Back then Russia was similar to other European Empires, which had connections with Europe. Thus, Georgia chose to be under the protection of Christian Empire in order to be part of Western civilization again. Georgia choosing Russia in 18th century again choose the West. In 1801 Russian Empire canceled kingdom in Georgia and made it their province. However, the Imperial Russia was Europeanized Russia, the tendencies what was happening in 19th century in Europe was reflected in Russian Empire and through Russian Empire in Georgia. Today, many Georgians do not want to realize that Georgian cultural nationalism was born in Russian Empire. Georgia actually separated from Russia after Bolshevik Revolution. Bolsheviks occupied independent Georgia and it became part of the USSR, which refused being part of the Western civilization and created 70-years anomaly, which opposed the West and its values.

After collapse of USSR, Georgia was able to declare independence, but apparently was threatened by Russian federation to make Georgia again under its influence. But for Georgia historically the alliance making principle is choosing the Western civilization. And Russia, which has chosen different way of civilization “Russian way”, is no more in the interests of Georgia. This discourse explains the Euro-Atlantic aspirations of Georgia and why we distanced from Russia.

How can the historical crimes of the Russian occupation be explored from such a time perspective with the tools of a historian?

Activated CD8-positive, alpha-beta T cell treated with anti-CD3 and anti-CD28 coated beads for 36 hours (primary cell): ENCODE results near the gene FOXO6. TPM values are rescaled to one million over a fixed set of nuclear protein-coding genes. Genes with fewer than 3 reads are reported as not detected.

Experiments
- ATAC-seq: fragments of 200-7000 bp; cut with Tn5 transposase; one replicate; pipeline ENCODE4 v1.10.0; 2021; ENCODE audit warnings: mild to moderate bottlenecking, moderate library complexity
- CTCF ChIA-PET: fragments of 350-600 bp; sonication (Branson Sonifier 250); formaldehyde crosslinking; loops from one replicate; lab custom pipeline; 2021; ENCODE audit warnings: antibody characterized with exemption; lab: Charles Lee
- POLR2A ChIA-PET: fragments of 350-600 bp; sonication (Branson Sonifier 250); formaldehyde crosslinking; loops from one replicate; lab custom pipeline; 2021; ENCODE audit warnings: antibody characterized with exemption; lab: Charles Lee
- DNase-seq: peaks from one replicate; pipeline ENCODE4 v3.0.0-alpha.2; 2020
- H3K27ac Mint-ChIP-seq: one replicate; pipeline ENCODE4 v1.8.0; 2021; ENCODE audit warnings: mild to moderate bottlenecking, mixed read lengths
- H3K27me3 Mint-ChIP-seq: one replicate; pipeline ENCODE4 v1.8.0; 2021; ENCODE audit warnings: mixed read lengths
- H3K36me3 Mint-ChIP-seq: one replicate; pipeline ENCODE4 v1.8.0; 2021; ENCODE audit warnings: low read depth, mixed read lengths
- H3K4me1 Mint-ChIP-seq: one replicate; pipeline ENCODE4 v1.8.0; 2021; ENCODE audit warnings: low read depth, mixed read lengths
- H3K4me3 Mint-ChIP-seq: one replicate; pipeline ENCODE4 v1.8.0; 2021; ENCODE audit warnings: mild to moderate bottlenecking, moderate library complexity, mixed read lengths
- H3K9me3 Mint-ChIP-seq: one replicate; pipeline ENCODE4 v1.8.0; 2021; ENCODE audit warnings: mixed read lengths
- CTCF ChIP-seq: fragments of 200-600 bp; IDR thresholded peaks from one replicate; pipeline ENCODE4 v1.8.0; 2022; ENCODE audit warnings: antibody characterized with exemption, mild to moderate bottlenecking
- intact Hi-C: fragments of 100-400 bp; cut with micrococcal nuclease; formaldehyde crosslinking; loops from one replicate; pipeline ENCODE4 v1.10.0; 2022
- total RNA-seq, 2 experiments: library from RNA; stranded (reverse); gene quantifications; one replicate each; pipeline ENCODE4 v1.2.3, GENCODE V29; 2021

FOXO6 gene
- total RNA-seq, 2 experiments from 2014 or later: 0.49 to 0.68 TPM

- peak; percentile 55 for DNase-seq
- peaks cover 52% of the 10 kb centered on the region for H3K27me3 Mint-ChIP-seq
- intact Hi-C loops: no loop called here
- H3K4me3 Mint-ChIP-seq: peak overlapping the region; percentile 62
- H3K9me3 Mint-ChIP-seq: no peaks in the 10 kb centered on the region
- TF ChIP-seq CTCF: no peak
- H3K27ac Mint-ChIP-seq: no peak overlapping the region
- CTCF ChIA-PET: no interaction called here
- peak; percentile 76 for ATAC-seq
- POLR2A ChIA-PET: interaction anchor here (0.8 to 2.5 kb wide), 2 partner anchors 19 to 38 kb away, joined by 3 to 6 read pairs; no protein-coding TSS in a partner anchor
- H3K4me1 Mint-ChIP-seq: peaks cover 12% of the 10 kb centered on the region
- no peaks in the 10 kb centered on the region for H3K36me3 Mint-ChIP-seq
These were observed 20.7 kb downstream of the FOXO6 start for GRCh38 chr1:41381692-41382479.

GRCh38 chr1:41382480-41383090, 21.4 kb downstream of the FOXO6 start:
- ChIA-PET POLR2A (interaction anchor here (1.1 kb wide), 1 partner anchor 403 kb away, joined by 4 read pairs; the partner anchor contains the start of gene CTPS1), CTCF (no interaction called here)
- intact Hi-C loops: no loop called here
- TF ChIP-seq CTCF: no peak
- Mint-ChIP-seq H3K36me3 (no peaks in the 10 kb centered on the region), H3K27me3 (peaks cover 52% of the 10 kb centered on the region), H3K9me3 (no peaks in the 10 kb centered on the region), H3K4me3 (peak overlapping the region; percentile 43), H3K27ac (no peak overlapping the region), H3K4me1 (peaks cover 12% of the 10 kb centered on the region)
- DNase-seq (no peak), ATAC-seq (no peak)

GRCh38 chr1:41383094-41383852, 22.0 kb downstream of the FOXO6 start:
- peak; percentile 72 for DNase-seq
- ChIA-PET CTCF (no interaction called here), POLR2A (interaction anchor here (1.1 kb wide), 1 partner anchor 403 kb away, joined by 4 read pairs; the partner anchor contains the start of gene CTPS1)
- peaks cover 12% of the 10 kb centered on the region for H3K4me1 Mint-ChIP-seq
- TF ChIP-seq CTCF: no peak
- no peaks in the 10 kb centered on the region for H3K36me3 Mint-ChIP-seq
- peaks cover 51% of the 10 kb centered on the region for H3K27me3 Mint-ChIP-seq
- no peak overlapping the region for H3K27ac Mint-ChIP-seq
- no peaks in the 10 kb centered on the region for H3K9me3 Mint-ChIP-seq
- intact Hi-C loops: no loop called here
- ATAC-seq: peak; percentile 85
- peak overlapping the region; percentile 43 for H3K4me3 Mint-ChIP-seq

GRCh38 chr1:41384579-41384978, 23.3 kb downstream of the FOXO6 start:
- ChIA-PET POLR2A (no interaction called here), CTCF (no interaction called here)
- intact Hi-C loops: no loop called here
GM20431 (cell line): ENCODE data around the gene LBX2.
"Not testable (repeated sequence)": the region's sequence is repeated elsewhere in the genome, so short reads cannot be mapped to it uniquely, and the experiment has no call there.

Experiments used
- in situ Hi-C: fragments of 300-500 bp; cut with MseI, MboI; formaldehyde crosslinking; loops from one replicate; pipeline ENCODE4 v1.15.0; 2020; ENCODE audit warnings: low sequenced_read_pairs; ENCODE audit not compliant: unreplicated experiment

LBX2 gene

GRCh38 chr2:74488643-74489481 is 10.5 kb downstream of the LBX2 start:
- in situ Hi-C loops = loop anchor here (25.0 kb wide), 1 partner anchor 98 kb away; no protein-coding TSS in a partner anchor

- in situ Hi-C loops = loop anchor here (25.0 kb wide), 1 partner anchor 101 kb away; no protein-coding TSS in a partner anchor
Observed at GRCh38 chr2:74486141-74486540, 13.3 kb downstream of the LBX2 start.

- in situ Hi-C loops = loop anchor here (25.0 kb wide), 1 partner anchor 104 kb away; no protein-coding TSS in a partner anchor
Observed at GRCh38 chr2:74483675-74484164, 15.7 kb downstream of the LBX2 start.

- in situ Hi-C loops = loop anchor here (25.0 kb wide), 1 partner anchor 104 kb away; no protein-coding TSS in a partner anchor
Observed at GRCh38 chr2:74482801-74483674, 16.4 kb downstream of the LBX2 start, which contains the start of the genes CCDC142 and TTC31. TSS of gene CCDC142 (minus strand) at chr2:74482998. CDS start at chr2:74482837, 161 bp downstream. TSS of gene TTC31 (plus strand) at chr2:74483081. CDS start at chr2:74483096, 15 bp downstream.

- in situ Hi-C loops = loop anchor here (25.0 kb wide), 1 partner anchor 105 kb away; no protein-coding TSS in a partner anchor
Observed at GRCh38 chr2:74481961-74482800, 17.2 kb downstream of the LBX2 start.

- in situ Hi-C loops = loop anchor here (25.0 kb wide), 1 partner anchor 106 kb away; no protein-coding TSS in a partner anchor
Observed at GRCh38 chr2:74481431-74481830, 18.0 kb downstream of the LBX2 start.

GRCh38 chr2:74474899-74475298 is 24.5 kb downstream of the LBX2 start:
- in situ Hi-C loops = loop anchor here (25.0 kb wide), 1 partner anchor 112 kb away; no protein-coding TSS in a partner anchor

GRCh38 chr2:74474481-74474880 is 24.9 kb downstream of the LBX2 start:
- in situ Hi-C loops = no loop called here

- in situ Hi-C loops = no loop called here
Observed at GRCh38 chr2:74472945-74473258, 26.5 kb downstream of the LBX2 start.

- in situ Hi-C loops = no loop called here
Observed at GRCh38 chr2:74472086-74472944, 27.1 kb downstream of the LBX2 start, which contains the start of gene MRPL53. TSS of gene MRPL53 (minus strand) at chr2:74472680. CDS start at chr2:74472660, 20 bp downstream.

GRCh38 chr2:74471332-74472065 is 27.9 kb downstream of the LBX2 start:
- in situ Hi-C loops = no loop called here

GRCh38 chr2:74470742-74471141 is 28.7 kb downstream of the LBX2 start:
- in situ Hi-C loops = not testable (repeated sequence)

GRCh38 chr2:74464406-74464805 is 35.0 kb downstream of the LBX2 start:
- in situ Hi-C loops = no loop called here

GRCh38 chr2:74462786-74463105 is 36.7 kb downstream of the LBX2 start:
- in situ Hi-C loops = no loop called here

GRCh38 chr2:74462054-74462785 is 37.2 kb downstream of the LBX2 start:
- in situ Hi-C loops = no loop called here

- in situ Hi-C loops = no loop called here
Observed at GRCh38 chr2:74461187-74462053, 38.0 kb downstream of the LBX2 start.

Russian occupation of Georgian territories is mixed with ethnic conflicts inside Georgia and the process does not start only in 2008 and has many layers – it is very complex. Thus, as a historian to research the 2008 conflict between Russia and Georgia, I would start from 1991, when Georgia becomes independent state and first ethnic conflicts starts. We can observe Russian influence even in that time and crimes that Russia did towards ethnic Georgians, who died and who became refugees in their own country. Its is a living memory, which is kept since the Russian crimes and the main tool for this is oral interviews with them, also there are some official documents and voice and video proofs, which can be used by historians to describe Russian war crimes towards Georgian people.

More specifically, in 2008 Russia made crimes that can be easily detected. First of all, they mobilized 20 000 military soldiers in tunnel Rocky, which just had been waiting for the command from Moscow to invade in Georgia. And then, they just invaded in Georgia and main goal for them was to take Tbilisi, protecting the ethnic minorities was just formal motive for Russia.  It was rude violation of Georgian sovereignty. During the five-day military conflict in occupied territories Russian soldiers did many war crimes towards ethnically Georgian citizens: killing, abusing, raping, torturing, illegally arresting Georgian citizens and so on. All the proofs of the Russian war crimes Georgia represented at the Hague Court. In 2022 the Hague Court made final decision about Georgian-Russian case and Georgia won all 3.300 complaints against Russia. The truth is on side of Georgia. Besides, after 2008 war thousands of Georgian citizens became refugees in their land and Russia after the war and occupation of Georgian lands just cleansed Georgian villages in so called “South Ossetia”. It is deliberate damage to Georgian people and state.